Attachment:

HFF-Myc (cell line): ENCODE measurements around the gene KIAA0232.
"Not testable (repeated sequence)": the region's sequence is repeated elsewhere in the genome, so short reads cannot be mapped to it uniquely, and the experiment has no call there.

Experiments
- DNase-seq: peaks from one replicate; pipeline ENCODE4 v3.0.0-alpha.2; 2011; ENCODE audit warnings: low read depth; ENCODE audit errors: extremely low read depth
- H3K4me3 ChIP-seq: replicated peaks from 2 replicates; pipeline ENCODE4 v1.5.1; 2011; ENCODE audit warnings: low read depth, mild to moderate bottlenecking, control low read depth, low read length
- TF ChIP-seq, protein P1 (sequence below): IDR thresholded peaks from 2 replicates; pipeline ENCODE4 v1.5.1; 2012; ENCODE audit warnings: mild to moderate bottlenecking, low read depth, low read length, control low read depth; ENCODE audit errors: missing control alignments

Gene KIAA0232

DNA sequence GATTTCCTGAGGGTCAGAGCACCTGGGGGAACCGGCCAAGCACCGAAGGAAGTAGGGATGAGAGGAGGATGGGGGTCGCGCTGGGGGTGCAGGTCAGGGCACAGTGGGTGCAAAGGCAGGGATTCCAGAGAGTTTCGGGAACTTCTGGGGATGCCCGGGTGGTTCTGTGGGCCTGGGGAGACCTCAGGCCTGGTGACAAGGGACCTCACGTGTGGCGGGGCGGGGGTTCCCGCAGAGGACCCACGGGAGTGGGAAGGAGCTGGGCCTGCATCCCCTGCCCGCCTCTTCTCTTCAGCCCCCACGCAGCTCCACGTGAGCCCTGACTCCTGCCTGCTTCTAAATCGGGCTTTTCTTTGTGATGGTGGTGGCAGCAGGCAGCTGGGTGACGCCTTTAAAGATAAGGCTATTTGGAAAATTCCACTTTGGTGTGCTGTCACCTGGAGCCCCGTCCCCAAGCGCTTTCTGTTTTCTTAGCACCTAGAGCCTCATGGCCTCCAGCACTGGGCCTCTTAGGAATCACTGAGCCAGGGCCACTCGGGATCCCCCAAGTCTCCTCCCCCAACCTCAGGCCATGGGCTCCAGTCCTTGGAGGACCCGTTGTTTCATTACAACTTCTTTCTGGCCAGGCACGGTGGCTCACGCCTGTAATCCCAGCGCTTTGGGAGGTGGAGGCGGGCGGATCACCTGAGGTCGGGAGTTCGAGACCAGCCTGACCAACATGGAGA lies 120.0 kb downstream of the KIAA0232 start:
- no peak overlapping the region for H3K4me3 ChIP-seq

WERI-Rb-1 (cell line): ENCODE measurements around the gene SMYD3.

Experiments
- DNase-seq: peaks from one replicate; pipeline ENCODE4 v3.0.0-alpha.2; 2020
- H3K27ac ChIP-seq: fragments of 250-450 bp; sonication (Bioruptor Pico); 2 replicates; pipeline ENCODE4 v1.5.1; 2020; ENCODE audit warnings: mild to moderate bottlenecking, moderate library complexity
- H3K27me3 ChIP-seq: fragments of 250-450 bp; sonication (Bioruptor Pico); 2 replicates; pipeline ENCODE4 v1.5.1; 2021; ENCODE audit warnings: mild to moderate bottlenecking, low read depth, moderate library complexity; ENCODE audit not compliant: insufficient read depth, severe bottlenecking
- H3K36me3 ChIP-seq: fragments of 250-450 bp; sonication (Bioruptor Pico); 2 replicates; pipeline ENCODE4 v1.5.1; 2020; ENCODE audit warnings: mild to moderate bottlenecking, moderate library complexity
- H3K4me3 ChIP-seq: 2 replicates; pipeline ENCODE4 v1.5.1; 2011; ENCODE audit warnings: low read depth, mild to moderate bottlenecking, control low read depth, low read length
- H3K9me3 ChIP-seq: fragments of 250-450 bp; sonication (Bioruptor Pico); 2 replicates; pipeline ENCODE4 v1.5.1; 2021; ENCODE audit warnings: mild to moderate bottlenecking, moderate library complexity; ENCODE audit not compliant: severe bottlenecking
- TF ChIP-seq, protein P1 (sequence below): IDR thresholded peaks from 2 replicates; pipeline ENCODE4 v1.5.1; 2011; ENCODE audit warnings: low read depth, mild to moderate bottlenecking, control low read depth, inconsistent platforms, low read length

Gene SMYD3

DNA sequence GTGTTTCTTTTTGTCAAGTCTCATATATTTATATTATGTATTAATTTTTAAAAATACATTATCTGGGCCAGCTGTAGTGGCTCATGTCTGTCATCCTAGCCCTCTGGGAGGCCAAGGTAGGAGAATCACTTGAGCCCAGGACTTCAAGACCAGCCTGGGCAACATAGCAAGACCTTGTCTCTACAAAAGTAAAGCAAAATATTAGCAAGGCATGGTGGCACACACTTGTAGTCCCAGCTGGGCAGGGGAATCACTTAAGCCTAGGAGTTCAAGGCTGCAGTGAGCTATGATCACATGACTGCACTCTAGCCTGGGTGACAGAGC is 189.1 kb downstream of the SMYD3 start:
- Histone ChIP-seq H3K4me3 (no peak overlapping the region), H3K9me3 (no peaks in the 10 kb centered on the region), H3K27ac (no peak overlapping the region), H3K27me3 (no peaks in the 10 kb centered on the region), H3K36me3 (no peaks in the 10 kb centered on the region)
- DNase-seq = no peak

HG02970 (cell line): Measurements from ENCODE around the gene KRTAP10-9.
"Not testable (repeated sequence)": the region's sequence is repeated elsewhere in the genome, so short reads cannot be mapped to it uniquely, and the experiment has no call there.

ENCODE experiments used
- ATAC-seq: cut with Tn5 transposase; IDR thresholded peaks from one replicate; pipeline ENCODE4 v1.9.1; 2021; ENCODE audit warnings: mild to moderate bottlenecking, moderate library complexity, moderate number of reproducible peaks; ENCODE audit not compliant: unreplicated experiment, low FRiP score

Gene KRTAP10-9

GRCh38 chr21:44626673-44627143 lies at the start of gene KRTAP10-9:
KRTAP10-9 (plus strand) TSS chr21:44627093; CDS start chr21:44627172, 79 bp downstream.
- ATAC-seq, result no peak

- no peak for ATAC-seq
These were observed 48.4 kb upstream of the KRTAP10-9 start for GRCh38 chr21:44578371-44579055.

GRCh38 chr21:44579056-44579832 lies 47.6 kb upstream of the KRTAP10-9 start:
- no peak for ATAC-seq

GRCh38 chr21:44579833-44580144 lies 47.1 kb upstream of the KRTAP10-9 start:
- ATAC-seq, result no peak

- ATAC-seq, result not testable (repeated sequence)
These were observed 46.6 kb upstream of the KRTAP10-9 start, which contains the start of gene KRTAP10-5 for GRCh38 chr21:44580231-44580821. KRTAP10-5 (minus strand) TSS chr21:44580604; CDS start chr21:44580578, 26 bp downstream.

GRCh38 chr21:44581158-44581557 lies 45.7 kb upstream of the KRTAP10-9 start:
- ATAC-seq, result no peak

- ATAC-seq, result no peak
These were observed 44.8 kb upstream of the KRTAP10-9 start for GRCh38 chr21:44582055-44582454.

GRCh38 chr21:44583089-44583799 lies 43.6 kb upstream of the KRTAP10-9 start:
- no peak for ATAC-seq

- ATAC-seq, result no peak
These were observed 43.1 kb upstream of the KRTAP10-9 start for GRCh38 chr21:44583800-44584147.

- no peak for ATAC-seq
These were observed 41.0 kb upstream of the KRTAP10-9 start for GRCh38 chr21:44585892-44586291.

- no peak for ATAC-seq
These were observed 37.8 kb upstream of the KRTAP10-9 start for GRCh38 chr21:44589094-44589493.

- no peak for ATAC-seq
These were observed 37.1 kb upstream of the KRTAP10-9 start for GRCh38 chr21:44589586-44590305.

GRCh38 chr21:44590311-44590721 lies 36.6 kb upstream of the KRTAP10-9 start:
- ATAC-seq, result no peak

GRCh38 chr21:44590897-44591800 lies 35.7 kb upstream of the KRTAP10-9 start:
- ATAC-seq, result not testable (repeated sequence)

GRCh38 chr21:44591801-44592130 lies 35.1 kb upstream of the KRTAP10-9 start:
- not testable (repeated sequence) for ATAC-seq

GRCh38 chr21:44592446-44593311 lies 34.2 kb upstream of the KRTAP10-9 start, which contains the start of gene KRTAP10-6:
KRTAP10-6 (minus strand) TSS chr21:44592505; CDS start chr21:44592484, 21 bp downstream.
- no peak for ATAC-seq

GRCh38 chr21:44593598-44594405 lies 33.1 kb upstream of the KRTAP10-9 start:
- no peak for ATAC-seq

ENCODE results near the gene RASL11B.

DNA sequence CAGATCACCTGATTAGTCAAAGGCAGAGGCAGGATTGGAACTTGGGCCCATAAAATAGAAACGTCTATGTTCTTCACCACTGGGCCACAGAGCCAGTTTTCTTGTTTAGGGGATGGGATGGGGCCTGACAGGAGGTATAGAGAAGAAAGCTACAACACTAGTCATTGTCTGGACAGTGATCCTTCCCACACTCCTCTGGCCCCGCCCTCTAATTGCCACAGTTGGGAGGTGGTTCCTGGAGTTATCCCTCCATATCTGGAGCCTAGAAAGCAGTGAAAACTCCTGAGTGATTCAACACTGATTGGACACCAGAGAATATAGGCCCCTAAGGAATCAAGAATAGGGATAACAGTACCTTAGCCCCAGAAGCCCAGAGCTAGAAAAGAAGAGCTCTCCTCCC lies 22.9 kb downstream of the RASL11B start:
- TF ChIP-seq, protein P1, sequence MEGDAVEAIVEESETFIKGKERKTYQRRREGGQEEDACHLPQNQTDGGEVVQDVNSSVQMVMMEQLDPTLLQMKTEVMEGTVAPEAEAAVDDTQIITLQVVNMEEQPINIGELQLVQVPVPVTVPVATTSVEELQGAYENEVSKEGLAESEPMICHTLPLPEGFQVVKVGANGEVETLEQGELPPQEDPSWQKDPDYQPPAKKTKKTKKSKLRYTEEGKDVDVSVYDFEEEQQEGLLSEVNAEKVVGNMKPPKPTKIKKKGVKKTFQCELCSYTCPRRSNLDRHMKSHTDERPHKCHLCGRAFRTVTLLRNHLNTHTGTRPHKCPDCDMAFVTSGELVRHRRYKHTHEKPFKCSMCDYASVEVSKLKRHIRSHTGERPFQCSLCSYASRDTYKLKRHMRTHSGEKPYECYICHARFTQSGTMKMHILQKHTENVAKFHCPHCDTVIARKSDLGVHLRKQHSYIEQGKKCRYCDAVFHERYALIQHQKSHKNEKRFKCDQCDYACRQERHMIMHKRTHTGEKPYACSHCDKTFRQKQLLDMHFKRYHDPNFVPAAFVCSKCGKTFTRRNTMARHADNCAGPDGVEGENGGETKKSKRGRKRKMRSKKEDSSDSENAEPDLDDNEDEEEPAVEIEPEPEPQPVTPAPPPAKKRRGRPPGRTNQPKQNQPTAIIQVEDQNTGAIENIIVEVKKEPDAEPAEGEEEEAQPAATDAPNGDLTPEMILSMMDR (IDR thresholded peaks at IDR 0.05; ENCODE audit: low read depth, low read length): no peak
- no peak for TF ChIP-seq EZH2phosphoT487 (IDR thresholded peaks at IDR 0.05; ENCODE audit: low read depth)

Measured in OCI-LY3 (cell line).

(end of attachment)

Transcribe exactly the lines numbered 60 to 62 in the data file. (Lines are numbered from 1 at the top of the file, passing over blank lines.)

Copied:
KRTAP10-6 (minus strand) TSS chr21:44592505; CDS start chr21:44592484, 21 bp downstream.
- no peak for ATAC-seq

GRCh38 chr21:44593598-44594405 lies 33.1 kb upstream of the KRTAP10-9 start: